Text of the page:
National Reading Movement

Famous Dragons in Literature

The favourite creature of the fantasy genre is, of course, the ferocious dragon. From the most evil to the most loyal, here are some famous dragons and the books they are from!

Smaug from The Hobbit by J.R.R. Tolkien

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Smaug is one of the most notorious and ferocious dragons in literature. Drawn to the enormous wealth amassed by the Dwarves of the Lonely Mountain, he decides to invade the mountain and claim it as his own, killing many along the way.

Years later, our protagonist Bilbo and a company of Dwarves embark on a mission to steal back the Arkenstone (the king’s jewel which is lying in Smaug’s lair), and reclaim the mountain from the fiery beast.

“I kill where I wish and none dare resist.”

 

Eustace Scrubb from The Voyage of the Dawn Treader by CS Lewis

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One of the best character developments from the Chronicles of Narnia has to do with the character growth of Eustace Scrubb, and it all started with his “dragoning”.

One day on an unexplored island, the sulky and self-centered Eustace Scrubb, instead of helping out in a mission, finds himself in a dead dragon’s lair with a hoard of gold and jewels. Greedily, he steals the treasure and puts on a beautiful bracelet. Because of this dragon-like behaviour, he turns into one! Eustace relishes the power at first, but soon realises that he is truly a monster, and from then on, embarks on a journey of redemption.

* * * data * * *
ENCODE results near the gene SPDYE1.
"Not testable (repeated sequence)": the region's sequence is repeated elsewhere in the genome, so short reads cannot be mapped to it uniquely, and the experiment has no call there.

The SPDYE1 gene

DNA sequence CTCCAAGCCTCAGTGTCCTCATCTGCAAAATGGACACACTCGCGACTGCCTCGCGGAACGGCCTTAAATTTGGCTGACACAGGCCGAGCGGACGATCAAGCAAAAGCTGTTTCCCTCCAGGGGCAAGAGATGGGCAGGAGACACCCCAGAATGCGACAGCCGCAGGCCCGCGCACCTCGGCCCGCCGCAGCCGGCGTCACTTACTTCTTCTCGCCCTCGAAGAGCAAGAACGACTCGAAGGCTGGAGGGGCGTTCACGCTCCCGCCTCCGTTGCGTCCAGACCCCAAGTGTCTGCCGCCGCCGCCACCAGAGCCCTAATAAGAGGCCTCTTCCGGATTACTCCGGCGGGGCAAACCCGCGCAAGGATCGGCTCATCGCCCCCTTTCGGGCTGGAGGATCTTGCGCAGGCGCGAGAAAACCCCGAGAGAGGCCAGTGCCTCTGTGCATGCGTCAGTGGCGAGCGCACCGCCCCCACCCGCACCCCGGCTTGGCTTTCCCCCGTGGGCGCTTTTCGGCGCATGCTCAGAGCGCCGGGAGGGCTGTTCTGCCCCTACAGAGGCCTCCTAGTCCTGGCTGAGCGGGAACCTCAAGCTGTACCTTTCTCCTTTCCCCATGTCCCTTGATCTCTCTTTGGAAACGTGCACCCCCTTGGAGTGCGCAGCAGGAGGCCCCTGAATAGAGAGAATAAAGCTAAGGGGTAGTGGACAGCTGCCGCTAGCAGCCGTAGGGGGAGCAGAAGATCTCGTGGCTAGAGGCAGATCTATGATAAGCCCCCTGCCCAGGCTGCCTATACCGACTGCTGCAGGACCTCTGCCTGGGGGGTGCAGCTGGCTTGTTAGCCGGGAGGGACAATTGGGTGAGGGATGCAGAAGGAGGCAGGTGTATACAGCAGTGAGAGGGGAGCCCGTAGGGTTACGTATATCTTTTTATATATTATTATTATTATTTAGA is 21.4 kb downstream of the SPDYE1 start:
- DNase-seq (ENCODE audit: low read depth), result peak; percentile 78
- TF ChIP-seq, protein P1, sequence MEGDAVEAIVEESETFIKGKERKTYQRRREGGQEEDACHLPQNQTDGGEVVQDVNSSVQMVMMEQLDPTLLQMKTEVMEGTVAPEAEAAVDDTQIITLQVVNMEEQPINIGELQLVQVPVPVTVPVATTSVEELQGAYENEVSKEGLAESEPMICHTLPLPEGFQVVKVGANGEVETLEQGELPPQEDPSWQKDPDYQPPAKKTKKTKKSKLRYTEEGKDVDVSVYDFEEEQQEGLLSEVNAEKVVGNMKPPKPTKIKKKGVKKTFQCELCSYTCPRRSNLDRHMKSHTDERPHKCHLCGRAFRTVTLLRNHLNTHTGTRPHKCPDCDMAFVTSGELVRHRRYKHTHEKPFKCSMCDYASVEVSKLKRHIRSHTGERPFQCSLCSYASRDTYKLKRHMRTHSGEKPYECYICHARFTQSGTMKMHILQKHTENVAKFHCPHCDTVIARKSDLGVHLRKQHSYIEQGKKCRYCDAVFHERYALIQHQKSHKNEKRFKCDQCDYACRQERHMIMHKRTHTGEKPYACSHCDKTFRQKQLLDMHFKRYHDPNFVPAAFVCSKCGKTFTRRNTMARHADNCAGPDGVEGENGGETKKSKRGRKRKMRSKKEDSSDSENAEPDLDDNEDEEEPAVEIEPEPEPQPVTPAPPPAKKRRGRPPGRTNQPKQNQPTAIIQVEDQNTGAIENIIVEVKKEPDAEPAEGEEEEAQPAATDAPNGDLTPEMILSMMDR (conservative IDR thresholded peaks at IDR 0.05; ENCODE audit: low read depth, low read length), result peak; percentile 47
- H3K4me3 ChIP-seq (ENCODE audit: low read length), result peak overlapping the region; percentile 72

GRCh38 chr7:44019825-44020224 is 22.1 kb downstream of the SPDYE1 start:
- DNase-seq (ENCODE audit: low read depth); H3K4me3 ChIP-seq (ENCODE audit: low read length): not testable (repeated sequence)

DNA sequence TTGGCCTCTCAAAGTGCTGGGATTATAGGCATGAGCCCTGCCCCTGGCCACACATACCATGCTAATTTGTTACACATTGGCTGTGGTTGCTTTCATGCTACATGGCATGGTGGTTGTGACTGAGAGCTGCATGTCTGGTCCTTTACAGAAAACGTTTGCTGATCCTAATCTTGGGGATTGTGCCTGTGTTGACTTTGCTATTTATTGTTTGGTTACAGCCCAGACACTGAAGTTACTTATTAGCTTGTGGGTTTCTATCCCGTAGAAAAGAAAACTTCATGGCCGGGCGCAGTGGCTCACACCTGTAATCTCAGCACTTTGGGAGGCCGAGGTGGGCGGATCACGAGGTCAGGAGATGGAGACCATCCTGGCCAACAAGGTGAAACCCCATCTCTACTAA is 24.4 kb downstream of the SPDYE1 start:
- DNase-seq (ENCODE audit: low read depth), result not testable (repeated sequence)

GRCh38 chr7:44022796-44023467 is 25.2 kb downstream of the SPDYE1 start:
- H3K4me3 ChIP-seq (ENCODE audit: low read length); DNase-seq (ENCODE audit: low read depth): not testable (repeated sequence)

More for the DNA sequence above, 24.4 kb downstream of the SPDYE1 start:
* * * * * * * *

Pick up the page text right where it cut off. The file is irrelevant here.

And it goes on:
“There was a boy called Eustace Clarence Scrubb, and he almost deserved it.”

 

Saphira from Eragon by Christopher Paolini

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Saphira is the wise, fearless, loyal and somewhat vain blue dragon from Christopher Paolini’s Inheritance Cycle series.

In the first book, Eragon, a simple farmer, discovers a rare blue stone which he tries to sell for food. One day, the stone hatches and out comes Saphira. An immediate telepathic bond is forged between them and as it turns out, Eragon is chosen to become a Dragon Rider. Throughout the series, Saphira serves as Eragon’s guide and together, they take on monsters and magicians in their travels beyond.

“I’m healthy as an ox. And you?”

“To compare myself with a bovine would be both ridiculous and insulting, but I’m fit as ever, if that is what you are asking.”

 

Long Danzi from Dragonkeeper by Carole Wilkinson

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Next up is Long Danzi, the last remaining dragon of the Han Dynasty, who is in danger of being killed by the cruel Emperor. A nameless orphan saves the dragon’s life and escapes along with him. They are then pursued by a ruthless dragon hunter and a powerful sorcerer.

Long Danzi helps the orphan, who believes she is not even worth of a name, to find within herself the strength and courage to protect him and his mysterious purple stone. An inspirational read!

“It is because of its emptiness that the cup is useful.”

 

Drogon, Rhaegal & Viserion from A Song of Ice and Fire by George R.R. Martin

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We can’t talk about dragons without bringing up George R.R. Martin’s A Song of Ice and Fire series. A key part of the story is the ambition of Daenerys Targaryen to assume the Iron Throne, which means ruling the continent of Westeros. All the Houses in this brutal fantasy have their own strengths, and the Targaryens’ are their dragons.

Drogon, Rhaegal and Viserion are three dragons born out of old magic to Daenerys Targaryen, and they become her fierce defenders as they mature, accompanying her in her conquests.

“Dragons are fire made flesh, and fire is power.”